Sam & Helen Matthews donate 1560 Geneva Bible to Church Library
Over the years, FPC member Sam Matthews has built up an extensive personal library of books: various bible versions as well as books about the bible, religion, theology and related topics.
Now Sam and his wife, Helen, are sharing with our Church Library a unique bible from his personal library. They have donated a first edition, first printing, facsimile reproduction of the 1560 Geneva Bible, a gift to him from Helen at Christmas a few years ago. It will remain in the library, on display, and can be viewed there but will not be available for lending. More information about how it can be viewed and eventually used will be announced as plans are confirmed.
Pastor Bobby plans to use the donated Geneva Bible in worship on Reformation Sunday, October 31. Reformation Sunday commemorates theologian Martin Luther’s nailing of his “Ninety-five Theses” on the doors of a church in Germany in 1517, the start of the Reformation.
The Geneva Bible now in our library is almost 4 inches thick, weighs 15 pounds and has an impressive burgundy colored leather binding with gold stamped lettering.
Before he received the Geneva Bible, Sam said he was aware that it “was separate and distinct” from the younger King James version of 1611. “Every page of the Geneva Bible is chock full of the original footnotes and commentaries of John Calvin, John Knox and other early Reformation leaders. There are also illustrations or drawings.”
This bible was also known as the “Breeches” Bible because of its rendering of Genesis 3:7, in which Adam and Eve sewed fig leaves together and made themselves breeches rather than aprons to cover their nakedness.
The heavily annotated Geneva Bible, with all of its extra commentaries and thoughts from theologians of the Reformation, was not well received by royalty at the time, namely King James I of Eng-land, Sam said. “The Geneva Bible was known as the ‘Bible of the Protestant Reformation,’” he pointed out.
And when King James ordered a new “politically correct” version of the bible to be translated and published in 1611, Sam added, the king ordered that all those notes, commentaries and illustrations be left out. The new King James Version reflected the structure of the Church of England and its governance.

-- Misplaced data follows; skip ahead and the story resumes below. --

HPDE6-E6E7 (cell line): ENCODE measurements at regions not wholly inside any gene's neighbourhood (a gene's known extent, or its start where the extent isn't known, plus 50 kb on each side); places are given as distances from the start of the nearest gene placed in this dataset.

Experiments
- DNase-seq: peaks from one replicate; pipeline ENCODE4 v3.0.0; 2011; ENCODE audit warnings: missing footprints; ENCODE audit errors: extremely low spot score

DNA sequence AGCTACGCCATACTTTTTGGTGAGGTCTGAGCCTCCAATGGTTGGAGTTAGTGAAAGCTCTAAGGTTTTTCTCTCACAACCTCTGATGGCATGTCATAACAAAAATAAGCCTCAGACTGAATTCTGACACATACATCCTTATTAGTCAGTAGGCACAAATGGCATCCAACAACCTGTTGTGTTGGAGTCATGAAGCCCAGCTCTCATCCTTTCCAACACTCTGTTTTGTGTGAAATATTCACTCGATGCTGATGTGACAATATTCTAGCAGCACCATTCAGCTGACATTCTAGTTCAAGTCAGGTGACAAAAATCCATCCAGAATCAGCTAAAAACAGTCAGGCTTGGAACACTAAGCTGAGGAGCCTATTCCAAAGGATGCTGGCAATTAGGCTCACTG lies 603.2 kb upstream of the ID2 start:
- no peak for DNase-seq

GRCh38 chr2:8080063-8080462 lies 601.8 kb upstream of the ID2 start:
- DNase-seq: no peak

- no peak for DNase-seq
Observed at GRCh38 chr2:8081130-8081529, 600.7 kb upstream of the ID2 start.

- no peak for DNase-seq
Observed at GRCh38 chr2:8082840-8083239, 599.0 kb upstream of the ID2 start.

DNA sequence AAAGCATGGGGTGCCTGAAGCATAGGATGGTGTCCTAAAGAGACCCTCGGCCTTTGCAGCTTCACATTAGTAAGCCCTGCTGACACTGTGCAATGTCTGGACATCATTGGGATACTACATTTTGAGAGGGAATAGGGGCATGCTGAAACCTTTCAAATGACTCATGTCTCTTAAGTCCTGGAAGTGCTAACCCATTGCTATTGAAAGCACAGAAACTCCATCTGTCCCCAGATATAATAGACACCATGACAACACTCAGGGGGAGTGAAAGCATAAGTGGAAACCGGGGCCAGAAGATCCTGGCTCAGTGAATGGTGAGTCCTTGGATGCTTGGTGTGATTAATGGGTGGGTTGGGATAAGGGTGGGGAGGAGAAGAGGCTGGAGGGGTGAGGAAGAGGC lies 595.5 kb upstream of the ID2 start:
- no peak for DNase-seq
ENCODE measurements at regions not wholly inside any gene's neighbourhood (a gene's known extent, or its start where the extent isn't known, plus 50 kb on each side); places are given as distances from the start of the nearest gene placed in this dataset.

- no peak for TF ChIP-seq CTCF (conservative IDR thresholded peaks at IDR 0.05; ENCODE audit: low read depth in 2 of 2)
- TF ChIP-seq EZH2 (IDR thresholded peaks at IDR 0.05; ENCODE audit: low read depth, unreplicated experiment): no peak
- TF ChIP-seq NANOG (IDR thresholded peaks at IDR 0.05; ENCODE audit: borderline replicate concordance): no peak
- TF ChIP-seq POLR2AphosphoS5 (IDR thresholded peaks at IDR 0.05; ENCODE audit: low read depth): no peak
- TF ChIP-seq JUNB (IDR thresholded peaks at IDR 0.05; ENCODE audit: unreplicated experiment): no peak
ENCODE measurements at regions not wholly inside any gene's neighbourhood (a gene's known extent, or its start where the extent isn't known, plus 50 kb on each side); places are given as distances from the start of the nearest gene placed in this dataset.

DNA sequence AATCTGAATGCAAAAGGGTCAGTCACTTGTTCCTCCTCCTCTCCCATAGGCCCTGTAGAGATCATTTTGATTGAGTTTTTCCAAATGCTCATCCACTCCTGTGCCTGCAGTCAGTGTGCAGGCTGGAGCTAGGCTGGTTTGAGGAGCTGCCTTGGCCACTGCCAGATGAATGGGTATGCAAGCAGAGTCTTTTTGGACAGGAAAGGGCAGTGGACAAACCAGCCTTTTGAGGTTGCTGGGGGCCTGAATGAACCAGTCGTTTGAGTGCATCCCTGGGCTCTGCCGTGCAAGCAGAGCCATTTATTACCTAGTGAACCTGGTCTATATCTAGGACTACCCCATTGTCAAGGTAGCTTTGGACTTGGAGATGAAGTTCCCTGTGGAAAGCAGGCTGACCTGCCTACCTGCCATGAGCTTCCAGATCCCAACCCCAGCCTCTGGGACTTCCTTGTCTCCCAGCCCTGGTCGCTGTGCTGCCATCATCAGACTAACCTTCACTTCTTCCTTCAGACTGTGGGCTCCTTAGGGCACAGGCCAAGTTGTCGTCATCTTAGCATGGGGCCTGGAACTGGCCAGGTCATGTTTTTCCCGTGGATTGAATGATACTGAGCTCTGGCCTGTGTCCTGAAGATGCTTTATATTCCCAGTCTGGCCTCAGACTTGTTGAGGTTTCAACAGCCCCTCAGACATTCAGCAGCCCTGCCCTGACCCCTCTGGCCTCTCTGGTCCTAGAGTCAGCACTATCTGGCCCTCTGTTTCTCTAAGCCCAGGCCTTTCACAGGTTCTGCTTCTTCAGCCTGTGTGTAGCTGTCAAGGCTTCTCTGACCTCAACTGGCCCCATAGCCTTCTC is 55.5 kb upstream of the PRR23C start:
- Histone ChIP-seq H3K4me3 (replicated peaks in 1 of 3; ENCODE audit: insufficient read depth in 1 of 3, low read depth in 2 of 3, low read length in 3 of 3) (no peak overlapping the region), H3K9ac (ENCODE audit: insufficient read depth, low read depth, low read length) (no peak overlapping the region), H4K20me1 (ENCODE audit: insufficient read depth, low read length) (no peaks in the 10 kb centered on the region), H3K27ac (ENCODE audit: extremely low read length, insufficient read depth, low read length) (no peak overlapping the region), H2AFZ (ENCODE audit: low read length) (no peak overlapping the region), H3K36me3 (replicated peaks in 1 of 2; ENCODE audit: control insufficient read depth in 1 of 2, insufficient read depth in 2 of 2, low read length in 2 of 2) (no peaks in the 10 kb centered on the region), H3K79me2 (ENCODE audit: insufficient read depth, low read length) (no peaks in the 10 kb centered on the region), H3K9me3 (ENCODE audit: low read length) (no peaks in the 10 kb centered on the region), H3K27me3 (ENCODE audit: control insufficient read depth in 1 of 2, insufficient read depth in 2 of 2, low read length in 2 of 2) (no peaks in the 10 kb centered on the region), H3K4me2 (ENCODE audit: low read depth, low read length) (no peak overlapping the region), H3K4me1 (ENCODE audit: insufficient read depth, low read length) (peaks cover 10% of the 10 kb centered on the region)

“A lot of people think that the King James Version was the original bible,” Sam explained. “But the bible that came to America on the Mayflower with the Pilgrims was the Geneva Bible.” American colonists arriving in America in December 1620 were fleeing religious oppression of the Church of England and didn’t want anything to do with the King James Version of the Anglican Church.
When it was published, the Geneva Bible was the first bible version in English to include numbered verses. It was the most widely read and influential English bible of the 16th and 17th centuries. And it was the first bible to introduce Roman-style type, or font, which was much easier to read than the Gothic Blackletter-style type that appeared in earlier bibles.
Sam scoffs at being called a Bible scholar, but over the past 11 years that he and Helen have been members, he has taught a number of adult Sunday School classes and electives. One of them, a class on the prophet Jeremiah, he has taught twice, for two different church classes. And he has carte blanche, “a standing invitation,” to audit courses at Austin Theological Seminary, also developing friendships over the years with faculty members there. His particular interest is Old Testament courses.
Sam said he misses conversations with his friend, the late Lloyd Davis, who attended FPC Sunday School classes and who, like Sam, viewed the Old Testament as “the key to the bible.”
The Matthews are pleased to have their edition of the Geneva Bible find a home in the FPC library. The library is excellent, Sam said, and he has used its resources for research on subjects he has taught at church. “It was a good place to start when I was asked to teach.”
In other churches where he has been a member, Sam said he has enjoyed good relationships with his ministers, including one from Ohio who went on to a position with the General Assembly in Louisville and gave Sam his many notes.
The idea to teach a class on Jeremiah at FPC came to him one day while he was working in the yard. “A voice from the clouds told me to teach a course on Jeremiah.” He told Joy about his revelation, and soon Sam was leading such a class. Joy Bedford, then Education Director, asked him to teach it again for one of the other Sunday School classes. He has also taught classes on other Old Testament prophets, Advent from the viewpoint of different traditions, and Abraham and his children, who, Sam said, were the founders of every major religion in the world. He no longer teaches because of declining health. “The spirit is willing but the flesh is weak,” he said with a laugh.
Before he retired, Sam was a scientist who worked for government contractors in several states. The Matthews moved here from Baltimore after they retired to be near family. —Marty Curtis